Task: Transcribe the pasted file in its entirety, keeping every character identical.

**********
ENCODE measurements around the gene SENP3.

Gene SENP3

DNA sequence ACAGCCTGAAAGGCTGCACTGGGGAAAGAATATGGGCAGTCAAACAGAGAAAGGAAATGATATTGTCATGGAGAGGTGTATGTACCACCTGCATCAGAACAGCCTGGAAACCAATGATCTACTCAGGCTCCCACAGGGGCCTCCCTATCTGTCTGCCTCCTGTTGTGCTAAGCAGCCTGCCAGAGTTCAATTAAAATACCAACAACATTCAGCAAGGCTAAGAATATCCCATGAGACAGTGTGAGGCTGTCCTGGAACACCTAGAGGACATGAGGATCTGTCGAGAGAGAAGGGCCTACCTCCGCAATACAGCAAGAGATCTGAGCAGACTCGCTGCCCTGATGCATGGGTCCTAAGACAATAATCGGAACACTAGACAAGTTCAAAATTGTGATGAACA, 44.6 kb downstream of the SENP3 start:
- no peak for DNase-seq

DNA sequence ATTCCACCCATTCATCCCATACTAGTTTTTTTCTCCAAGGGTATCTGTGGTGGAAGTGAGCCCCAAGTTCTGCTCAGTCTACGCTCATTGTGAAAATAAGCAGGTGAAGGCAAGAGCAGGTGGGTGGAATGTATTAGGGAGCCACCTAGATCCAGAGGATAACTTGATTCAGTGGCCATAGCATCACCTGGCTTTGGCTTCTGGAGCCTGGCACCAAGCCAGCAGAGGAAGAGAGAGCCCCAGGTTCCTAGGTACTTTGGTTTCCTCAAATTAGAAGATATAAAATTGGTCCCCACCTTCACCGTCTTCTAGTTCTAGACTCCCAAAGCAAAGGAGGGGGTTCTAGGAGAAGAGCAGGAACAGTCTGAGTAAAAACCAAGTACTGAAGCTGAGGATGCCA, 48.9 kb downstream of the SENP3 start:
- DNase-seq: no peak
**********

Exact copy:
ENCODE measurements around the gene SENP3.

Gene SENP3

DNA sequence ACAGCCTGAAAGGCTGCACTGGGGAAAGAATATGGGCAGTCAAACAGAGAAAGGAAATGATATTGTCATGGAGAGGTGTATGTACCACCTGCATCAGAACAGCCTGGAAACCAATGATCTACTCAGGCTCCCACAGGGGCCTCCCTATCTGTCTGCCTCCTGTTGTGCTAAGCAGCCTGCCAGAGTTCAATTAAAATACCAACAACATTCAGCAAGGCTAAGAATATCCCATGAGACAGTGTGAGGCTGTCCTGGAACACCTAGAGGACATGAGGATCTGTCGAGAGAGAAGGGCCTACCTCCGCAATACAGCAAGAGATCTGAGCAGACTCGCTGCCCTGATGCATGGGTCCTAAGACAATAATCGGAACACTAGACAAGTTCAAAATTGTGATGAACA, 44.6 kb downstream of the SENP3 start:
- no peak for DNase-seq

DNA sequence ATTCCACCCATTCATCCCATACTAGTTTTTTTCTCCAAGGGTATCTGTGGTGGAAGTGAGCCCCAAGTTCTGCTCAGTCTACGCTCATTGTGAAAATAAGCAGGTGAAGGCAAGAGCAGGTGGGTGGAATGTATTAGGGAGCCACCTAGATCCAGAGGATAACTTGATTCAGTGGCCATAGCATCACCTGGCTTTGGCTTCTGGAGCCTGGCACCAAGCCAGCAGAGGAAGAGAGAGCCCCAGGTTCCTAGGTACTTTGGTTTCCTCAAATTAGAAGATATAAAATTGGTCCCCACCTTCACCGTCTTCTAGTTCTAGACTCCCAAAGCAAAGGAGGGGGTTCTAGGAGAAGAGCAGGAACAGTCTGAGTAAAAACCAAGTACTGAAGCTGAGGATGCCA, 48.9 kb downstream of the SENP3 start:
- DNase-seq: no peak